P2P music swapping networks have risen sharply to popularity, firstly in their illegal manifestations and now in some legal ones. No surprise then that many important industry players want in on the act. Sony BMG has partnered with British digital music outfit Playlouder MSP to make its music catalog available online. Users of the service will be pleased to know that they will be able to freely share licensed music, since a portion of the subscription fee goes to a digital pool which is divided amongst Sony and other artists. Now this sounds much more like a legal file sharing system that can really work. This one actually seems like good news, and a step in the right direction for P2P.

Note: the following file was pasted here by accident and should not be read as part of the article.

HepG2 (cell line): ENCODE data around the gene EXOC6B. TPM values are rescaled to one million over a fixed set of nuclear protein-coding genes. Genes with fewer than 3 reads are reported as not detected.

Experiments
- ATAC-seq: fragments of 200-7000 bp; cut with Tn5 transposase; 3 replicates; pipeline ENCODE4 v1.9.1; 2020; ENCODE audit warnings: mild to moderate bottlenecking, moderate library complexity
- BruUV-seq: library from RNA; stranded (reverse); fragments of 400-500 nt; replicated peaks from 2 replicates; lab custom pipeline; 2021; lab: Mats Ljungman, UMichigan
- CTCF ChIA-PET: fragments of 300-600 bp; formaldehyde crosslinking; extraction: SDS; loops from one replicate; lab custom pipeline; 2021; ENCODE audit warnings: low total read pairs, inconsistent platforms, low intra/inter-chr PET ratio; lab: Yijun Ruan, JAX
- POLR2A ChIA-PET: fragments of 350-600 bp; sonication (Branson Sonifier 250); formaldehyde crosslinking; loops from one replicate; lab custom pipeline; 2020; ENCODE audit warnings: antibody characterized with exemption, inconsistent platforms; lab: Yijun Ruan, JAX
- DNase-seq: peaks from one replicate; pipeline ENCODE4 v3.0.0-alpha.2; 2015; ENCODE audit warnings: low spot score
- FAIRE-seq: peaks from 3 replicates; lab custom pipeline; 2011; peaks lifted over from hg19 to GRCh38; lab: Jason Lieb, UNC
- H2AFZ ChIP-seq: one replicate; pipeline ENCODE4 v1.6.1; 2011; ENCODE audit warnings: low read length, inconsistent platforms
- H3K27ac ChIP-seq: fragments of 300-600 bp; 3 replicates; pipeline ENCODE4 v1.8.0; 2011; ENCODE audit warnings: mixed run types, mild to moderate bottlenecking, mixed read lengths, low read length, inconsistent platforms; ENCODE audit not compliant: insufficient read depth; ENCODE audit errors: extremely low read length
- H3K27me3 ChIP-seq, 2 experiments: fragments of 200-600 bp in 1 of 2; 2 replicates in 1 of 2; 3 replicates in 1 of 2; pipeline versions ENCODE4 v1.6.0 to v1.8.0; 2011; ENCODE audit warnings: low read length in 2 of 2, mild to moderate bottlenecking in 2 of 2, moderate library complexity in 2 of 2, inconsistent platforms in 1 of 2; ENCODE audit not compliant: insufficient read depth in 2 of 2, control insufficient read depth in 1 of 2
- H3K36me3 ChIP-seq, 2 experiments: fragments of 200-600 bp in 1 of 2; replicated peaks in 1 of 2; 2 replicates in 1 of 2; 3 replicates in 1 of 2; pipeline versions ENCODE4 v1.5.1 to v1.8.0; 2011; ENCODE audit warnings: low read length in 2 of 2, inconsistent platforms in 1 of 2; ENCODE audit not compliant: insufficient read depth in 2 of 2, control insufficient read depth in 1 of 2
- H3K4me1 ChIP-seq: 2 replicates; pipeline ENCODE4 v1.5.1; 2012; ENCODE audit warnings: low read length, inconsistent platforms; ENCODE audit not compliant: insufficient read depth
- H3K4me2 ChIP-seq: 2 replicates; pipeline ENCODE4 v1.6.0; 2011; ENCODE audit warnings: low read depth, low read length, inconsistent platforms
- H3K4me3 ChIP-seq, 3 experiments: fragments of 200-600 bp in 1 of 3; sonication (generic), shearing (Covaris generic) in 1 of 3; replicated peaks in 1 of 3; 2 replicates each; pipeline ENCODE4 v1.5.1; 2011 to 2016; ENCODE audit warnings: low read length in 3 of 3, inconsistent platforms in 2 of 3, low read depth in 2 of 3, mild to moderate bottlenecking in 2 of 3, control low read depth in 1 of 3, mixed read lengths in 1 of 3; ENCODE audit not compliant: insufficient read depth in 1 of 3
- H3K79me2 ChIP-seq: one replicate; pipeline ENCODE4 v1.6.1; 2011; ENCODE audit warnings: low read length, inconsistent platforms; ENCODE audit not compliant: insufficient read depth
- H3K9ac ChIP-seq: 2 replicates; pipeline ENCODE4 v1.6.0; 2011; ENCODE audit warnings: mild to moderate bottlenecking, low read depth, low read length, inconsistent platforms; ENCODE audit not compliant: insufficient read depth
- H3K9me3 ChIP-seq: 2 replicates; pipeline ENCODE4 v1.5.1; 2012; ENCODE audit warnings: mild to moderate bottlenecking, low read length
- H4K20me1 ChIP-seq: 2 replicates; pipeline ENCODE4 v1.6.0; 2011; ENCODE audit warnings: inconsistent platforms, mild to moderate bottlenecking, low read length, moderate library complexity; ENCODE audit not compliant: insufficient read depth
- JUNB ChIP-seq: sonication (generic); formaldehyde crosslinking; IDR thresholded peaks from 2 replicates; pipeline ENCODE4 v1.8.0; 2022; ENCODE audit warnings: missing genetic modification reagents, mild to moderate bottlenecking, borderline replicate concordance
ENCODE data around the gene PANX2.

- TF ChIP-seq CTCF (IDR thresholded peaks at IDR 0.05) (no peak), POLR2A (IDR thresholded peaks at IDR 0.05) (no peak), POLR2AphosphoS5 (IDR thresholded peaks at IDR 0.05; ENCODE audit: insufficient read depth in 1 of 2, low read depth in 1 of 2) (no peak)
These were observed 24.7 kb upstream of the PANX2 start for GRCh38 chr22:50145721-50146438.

In essence, it's a privatized attempt to create a "digital pool" of revenue to compensate artists - a time-tested idea applied to radio, public broadcasting and other technologies. Privately, many rights holders accept the idea as inevitable, although they're loathe to voice support for a mandatory compulsory license in public. Or at least, not until they've demonstrated that technical and legal countermeasures to control music sharing have been tried and failed.